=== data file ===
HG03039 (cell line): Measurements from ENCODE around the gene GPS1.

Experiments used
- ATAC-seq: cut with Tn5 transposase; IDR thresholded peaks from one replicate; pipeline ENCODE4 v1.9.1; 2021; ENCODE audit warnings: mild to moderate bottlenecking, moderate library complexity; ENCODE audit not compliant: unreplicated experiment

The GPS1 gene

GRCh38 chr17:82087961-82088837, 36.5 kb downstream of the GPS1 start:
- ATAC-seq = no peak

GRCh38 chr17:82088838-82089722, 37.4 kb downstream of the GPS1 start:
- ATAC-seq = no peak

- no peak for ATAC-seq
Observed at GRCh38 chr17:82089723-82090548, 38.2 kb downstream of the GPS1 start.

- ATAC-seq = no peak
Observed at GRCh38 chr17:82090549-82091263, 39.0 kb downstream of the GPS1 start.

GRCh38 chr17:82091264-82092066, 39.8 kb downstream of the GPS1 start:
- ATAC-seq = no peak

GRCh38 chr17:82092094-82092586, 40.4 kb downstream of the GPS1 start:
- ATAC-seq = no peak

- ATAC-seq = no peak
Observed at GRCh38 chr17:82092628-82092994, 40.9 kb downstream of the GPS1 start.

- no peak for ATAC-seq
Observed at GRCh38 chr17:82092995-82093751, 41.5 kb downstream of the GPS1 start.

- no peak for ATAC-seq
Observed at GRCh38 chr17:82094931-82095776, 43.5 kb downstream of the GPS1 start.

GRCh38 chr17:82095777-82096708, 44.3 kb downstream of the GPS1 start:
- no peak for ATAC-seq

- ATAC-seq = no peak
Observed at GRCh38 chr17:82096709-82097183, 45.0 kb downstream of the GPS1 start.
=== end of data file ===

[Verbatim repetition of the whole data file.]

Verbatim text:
HG03039 (cell line): Measurements from ENCODE around the gene GPS1.

Experiments used
- ATAC-seq: cut with Tn5 transposase; IDR thresholded peaks from one replicate; pipeline ENCODE4 v1.9.1; 2021; ENCODE audit warnings: mild to moderate bottlenecking, moderate library complexity; ENCODE audit not compliant: unreplicated experiment

The GPS1 gene

GRCh38 chr17:82087961-82088837, 36.5 kb downstream of the GPS1 start:
- ATAC-seq = no peak

GRCh38 chr17:82088838-82089722, 37.4 kb downstream of the GPS1 start:
- ATAC-seq = no peak

- no peak for ATAC-seq
Observed at GRCh38 chr17:82089723-82090548, 38.2 kb downstream of the GPS1 start.

- ATAC-seq = no peak
Observed at GRCh38 chr17:82090549-82091263, 39.0 kb downstream of the GPS1 start.

GRCh38 chr17:82091264-82092066, 39.8 kb downstream of the GPS1 start:
- ATAC-seq = no peak

GRCh38 chr17:82092094-82092586, 40.4 kb downstream of the GPS1 start:
- ATAC-seq = no peak

- ATAC-seq = no peak
Observed at GRCh38 chr17:82092628-82092994, 40.9 kb downstream of the GPS1 start.

- no peak for ATAC-seq
Observed at GRCh38 chr17:82092995-82093751, 41.5 kb downstream of the GPS1 start.

- no peak for ATAC-seq
Observed at GRCh38 chr17:82094931-82095776, 43.5 kb downstream of the GPS1 start.

GRCh38 chr17:82095777-82096708, 44.3 kb downstream of the GPS1 start:
- no peak for ATAC-seq

- ATAC-seq = no peak
Observed at GRCh38 chr17:82096709-82097183, 45.0 kb downstream of the GPS1 start.